Wednesday, 15 January 2014

Film Review: Saving Mr Banks

I don't normally write film reviews, but I adored this film so much that I felt the need to write about it, and to tell you all to go and see it!

Mary Poppins will forever be one of my favourite films; my sister's and my party trick is an impressive recital of Jolly Holiday, animal voices and all! I'm ashamed to admit that I have never had chance to read the original stories, although rest assured that I intend to rectify that very soon. As Tom Hanks' Walt Disney is keen to emphasise Mary Poppins is a character that belongs to everyone, and to tamper with her is a brave decision, one that definitely paid off!

The two strands of the plot of Saving Mr Banks -the battle of wills between Travers and Disney and Travers' childhood in Australia - complement each other perfectly, and the parallels between Travers' upbringing and the plot of Mary Poppins are difficult to ignore; it is no wonder that she was so protective of her work.

As for Emma Thompson, I could go on forever about how amazing she is. I was lucky enough to attend a talk given by her at Cheltenham Literature Festival last October about her new Peter Rabbit books (which are wonderful by the way). She was brilliant, and I was so in awe of her that I couldn't muster up the courage to go to the book signing afterwards to meet her- after all they say never to meet your idols. I am seriously regretting it! Her portrayal of P. L Travers was nothing short of spot on, and I hope that the Oscar Committee give her the recognition that she deserves. (If her Golden Globe shenanigans are anything to go by then the Academy Awards will definitely benefit from her presence!)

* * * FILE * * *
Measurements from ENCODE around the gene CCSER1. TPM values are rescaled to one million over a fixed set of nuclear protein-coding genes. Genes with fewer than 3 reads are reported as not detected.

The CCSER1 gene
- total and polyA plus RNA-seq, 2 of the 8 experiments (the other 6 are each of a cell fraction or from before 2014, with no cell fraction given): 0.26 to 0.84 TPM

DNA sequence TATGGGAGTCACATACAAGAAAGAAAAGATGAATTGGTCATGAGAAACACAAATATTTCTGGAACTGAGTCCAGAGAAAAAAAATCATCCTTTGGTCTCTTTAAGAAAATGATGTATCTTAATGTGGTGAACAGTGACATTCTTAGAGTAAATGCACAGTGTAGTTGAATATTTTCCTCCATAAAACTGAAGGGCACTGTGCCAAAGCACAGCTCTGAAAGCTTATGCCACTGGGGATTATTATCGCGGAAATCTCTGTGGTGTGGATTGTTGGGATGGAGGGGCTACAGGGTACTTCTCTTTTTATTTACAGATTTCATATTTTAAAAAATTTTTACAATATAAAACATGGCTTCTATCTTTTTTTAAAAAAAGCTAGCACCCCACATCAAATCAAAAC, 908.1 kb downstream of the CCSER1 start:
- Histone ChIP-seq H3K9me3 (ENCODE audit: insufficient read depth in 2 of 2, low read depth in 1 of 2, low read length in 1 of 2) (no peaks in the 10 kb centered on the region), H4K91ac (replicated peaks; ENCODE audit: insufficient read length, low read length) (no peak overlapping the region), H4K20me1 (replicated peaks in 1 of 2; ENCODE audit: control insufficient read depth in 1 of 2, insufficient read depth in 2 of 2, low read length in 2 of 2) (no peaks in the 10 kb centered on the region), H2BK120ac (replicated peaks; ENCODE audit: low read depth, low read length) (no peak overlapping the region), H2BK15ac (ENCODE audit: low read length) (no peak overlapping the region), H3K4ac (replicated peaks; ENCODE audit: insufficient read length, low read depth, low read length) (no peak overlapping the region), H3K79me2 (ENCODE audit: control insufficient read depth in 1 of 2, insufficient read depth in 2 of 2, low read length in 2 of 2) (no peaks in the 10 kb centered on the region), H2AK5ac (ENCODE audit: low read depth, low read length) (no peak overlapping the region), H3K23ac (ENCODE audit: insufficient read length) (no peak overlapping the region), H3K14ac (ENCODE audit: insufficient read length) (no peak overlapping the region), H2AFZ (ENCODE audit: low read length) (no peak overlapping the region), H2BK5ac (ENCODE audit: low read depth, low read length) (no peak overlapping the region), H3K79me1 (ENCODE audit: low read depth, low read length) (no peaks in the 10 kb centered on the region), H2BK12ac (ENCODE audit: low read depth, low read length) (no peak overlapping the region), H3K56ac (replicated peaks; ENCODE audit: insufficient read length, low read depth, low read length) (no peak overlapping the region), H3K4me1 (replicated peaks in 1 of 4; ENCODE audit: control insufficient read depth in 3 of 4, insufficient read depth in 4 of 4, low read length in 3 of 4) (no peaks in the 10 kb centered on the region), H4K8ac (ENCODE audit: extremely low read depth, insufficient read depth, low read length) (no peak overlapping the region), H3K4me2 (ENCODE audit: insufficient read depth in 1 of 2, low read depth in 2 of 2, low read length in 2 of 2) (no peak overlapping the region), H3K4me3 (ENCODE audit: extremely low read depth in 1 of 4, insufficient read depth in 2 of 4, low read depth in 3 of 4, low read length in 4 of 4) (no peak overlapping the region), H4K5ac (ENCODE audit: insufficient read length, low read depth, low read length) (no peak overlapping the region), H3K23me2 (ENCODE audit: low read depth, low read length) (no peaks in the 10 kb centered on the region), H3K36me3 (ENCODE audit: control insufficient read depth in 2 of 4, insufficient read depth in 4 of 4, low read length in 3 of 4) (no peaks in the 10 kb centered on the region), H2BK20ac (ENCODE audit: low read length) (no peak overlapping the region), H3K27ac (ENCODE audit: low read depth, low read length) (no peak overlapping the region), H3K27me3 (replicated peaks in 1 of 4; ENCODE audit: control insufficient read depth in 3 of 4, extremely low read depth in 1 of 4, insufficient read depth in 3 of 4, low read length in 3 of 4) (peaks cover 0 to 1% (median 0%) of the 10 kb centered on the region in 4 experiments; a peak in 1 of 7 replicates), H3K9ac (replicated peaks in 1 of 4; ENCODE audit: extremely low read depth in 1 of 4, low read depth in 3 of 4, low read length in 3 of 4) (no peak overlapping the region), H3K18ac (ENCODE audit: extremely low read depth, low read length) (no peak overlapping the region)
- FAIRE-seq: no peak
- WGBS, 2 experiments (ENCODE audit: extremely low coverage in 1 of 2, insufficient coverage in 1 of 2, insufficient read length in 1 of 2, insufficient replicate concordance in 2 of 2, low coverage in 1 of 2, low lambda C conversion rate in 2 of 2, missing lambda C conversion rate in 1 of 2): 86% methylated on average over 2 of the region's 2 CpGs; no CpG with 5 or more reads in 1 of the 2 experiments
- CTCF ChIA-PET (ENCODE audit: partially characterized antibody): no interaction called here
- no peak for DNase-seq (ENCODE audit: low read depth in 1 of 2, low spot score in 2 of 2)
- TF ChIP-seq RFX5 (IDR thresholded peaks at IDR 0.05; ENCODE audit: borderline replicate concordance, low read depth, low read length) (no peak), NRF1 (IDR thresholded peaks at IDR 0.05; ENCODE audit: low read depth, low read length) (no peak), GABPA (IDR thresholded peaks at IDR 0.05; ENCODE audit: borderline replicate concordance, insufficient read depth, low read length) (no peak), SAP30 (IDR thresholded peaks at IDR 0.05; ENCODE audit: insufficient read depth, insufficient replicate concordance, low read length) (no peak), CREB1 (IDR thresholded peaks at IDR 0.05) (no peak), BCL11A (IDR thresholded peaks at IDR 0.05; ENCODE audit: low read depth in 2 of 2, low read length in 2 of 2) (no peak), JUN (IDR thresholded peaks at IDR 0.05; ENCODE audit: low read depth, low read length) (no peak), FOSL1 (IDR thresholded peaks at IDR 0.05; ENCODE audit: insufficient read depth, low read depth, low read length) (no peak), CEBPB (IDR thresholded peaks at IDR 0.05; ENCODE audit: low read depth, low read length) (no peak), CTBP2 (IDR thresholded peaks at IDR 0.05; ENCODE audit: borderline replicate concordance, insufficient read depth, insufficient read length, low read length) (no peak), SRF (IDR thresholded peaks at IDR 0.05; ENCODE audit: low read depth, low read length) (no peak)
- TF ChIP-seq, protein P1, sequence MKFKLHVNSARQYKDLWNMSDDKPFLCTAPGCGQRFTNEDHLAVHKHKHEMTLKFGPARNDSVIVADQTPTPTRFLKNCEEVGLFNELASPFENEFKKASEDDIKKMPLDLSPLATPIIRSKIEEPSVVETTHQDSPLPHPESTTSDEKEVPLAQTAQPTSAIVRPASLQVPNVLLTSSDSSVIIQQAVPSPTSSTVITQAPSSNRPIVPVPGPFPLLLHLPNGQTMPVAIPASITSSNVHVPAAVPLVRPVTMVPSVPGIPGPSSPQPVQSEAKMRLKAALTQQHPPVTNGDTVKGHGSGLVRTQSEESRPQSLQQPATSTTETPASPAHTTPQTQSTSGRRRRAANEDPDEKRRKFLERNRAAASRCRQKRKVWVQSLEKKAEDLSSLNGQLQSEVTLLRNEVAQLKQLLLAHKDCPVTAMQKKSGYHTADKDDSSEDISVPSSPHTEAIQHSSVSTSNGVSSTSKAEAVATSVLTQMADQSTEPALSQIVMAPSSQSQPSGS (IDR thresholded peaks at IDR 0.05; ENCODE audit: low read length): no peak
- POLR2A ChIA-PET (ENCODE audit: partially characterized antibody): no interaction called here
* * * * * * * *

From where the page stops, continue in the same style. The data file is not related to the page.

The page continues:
Colin Farrell surprised  me; from all of the promo that I had seen before the film I wasn't expecting to be as moved by his performance as I was. Indeed the whole film was a lot more emotional than I was expecting, and I was very close to tears at one point. The casting was perfect, from Paul Giamatti as Travers' lovable driver to Ruth Wilson as her mother - an actress whom I have admired since her days playing Jane Eyre alongside Toby Stephens' brooding Mr Rochester.

Just as P.L Travers had to trust Walt Disney with her beloved Mary Poppins books, I had to trust Disney with my beloved Mary Poppins film. I knew that it would be safe in their hands, especially when you factor Thompson and Hanks into the equation! Yet I couldn't help but worry that the truth would somehow tarnish the unequivocal joy surrounding the film (the very thing that Travers hated), especially as other reviewers have said that they will never watch it in the same way again. I realise now though that this is a positive thing; knowing the background to Mary Poppins, to the character, and to Travers herself has given it an added depth and significance, and left me with a new found respect for Mr Banks and the legacy that he represents.

5/5 stars - Not just for Poppins fans (although who isn't!?), this film is worth watching for Emma Thompson's performance alone; and just like in the original film, you will be left with the undeniable urge to 'go fly a kite.'


1 comment:

  1. I have to confess to also loving this movie, I am not a fan of all things Disney and it does bother me that it is a rather selective and rose coloured version of the story but despite that I was seduced by the quality of the script and the performances, all of which were excellent. I am also a huge fan of Emma Thompson. I agree totally that everyone should see this movie, it is excellent.

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